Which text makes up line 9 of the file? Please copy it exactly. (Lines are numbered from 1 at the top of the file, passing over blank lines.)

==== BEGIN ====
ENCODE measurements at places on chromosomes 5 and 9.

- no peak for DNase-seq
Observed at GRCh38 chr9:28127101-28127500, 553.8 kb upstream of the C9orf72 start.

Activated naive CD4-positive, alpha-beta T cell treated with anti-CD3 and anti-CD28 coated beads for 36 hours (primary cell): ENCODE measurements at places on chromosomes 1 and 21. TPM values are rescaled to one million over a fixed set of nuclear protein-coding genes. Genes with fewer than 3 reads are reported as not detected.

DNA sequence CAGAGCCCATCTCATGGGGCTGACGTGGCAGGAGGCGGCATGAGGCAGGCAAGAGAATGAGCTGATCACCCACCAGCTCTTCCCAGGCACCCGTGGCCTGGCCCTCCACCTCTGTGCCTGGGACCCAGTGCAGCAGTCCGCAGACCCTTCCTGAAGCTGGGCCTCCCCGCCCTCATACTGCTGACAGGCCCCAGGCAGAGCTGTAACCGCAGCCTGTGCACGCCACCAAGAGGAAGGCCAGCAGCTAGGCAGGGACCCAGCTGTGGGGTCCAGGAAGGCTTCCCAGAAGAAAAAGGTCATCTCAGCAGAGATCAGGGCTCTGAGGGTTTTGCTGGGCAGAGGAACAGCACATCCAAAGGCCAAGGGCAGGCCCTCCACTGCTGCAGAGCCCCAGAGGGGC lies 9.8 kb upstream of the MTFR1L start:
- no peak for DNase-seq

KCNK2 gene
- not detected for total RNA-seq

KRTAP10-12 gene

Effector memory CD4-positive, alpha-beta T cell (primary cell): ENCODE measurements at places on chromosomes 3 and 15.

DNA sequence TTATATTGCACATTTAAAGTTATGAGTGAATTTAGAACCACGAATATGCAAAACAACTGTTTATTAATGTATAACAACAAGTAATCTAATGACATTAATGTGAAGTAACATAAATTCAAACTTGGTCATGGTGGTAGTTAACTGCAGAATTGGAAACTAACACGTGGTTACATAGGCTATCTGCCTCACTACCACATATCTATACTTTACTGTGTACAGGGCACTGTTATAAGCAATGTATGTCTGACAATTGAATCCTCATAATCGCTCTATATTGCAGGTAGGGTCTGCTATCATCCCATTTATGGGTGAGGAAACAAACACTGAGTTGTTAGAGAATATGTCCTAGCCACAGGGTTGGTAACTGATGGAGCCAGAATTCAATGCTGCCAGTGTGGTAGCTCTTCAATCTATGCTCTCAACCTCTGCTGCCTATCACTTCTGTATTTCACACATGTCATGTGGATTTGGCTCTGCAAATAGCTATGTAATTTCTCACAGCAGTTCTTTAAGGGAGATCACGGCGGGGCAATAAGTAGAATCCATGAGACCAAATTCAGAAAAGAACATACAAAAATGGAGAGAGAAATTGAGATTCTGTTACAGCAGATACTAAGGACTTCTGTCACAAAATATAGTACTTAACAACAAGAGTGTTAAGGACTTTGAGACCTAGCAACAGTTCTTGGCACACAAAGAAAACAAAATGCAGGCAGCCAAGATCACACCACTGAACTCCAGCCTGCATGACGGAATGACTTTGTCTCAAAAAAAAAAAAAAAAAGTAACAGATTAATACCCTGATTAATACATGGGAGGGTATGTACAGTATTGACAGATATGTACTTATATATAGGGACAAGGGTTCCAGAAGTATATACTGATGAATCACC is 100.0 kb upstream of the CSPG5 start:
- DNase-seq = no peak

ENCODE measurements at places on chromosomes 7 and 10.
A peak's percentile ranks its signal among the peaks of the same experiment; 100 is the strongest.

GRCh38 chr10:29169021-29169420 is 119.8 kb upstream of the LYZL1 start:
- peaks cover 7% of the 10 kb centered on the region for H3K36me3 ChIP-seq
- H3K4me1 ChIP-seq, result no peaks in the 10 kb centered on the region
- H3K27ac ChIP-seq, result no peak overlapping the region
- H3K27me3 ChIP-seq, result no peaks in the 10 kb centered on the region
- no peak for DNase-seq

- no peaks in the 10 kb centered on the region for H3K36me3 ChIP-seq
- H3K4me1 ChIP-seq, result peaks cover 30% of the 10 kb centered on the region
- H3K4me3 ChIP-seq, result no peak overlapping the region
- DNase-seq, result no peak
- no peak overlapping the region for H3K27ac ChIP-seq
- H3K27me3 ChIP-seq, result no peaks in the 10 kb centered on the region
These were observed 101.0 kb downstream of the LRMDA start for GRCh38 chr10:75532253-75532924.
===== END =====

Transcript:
KRTAP10-12 gene